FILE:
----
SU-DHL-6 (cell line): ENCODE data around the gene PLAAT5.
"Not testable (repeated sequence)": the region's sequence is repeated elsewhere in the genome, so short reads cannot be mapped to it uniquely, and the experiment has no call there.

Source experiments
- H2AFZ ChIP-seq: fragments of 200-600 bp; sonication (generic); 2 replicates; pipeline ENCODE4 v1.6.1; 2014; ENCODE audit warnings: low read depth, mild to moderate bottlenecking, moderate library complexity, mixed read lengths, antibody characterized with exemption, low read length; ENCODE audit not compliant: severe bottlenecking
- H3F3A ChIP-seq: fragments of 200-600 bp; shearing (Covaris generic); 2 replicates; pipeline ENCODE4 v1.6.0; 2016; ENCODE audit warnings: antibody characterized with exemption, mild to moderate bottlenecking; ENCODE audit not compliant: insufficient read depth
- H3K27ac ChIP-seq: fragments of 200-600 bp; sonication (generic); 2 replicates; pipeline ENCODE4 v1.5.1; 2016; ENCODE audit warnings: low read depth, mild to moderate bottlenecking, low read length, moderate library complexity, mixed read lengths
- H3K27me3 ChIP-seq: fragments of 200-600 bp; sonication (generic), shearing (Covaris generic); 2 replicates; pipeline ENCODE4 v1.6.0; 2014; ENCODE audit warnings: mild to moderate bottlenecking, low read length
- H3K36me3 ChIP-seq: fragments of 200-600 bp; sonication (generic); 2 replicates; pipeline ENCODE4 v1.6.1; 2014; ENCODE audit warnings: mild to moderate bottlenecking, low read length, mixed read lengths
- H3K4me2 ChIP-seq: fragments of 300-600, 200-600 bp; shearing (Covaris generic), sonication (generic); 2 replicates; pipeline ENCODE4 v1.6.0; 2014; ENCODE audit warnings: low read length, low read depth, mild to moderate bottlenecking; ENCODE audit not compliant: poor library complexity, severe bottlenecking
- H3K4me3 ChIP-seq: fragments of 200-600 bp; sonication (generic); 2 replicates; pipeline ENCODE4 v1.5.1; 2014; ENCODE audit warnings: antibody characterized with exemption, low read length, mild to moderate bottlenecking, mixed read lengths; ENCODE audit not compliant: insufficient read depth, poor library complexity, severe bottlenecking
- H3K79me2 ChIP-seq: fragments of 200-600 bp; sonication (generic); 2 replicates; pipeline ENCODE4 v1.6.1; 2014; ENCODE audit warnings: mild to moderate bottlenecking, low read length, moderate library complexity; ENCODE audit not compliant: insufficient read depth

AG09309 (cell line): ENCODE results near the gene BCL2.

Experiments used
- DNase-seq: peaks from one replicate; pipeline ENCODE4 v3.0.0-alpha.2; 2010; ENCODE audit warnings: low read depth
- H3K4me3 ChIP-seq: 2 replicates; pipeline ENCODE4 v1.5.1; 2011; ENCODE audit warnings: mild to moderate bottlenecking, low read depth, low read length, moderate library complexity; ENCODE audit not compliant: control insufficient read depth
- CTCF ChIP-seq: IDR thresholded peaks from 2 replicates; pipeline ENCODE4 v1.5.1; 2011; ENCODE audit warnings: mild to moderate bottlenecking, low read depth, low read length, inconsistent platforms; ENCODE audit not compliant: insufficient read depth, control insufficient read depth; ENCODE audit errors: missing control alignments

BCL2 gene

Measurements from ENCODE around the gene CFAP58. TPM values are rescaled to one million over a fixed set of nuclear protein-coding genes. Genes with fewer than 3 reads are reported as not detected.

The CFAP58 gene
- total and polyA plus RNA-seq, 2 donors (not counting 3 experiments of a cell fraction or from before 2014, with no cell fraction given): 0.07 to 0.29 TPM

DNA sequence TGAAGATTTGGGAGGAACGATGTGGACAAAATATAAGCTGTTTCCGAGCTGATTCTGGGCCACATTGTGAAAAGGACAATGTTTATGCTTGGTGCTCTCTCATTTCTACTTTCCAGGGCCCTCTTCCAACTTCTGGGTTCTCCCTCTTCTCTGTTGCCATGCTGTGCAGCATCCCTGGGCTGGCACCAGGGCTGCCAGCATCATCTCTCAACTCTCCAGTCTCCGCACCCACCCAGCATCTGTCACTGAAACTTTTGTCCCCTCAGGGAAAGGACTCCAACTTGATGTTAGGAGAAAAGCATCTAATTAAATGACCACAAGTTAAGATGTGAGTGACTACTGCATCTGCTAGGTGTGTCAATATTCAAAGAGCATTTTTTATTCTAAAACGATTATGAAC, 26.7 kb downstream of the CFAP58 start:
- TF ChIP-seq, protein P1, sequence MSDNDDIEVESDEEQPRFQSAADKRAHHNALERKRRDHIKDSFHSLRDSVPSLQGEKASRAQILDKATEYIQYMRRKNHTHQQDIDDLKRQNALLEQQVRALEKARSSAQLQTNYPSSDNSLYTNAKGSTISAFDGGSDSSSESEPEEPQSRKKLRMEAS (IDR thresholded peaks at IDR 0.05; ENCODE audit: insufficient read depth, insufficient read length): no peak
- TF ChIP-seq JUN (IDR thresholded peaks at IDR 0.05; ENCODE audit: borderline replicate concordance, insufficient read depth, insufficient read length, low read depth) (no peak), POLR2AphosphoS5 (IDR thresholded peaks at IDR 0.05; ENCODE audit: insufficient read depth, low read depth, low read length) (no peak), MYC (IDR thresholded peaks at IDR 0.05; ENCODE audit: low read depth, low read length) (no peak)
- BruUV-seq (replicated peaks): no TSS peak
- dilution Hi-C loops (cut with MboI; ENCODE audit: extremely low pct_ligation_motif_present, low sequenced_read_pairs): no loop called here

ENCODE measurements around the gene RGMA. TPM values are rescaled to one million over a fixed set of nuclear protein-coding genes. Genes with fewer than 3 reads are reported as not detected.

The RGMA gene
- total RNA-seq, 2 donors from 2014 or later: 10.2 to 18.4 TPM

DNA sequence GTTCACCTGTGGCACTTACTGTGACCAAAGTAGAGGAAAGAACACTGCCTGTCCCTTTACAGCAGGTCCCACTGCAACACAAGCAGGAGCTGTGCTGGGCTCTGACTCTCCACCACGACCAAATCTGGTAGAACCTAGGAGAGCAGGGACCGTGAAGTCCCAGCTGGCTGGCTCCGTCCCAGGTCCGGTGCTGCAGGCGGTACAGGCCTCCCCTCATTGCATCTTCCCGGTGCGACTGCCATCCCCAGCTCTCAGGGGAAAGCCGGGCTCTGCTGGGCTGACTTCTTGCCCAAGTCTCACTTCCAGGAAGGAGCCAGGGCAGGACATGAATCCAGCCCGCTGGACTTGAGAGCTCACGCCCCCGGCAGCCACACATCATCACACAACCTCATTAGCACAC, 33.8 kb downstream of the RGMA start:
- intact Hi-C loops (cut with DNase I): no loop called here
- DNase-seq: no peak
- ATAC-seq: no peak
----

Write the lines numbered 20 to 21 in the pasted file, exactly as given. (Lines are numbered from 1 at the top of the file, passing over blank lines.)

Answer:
- total and polyA plus RNA-seq, 2 donors (not counting 3 experiments of a cell fraction or from before 2014, with no cell fraction given): 0.07 to 0.29 TPM

DNA sequence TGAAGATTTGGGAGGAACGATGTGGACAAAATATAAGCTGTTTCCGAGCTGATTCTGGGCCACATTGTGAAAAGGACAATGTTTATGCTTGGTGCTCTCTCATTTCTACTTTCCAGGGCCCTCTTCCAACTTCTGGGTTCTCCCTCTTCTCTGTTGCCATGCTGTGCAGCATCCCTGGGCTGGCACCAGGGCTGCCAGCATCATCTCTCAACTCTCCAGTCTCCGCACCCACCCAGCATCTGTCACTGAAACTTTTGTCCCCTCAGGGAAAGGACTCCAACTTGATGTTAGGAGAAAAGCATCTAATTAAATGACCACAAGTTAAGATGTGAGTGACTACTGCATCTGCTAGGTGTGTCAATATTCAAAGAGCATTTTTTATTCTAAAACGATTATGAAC, 26.7 kb downstream of the CFAP58 start: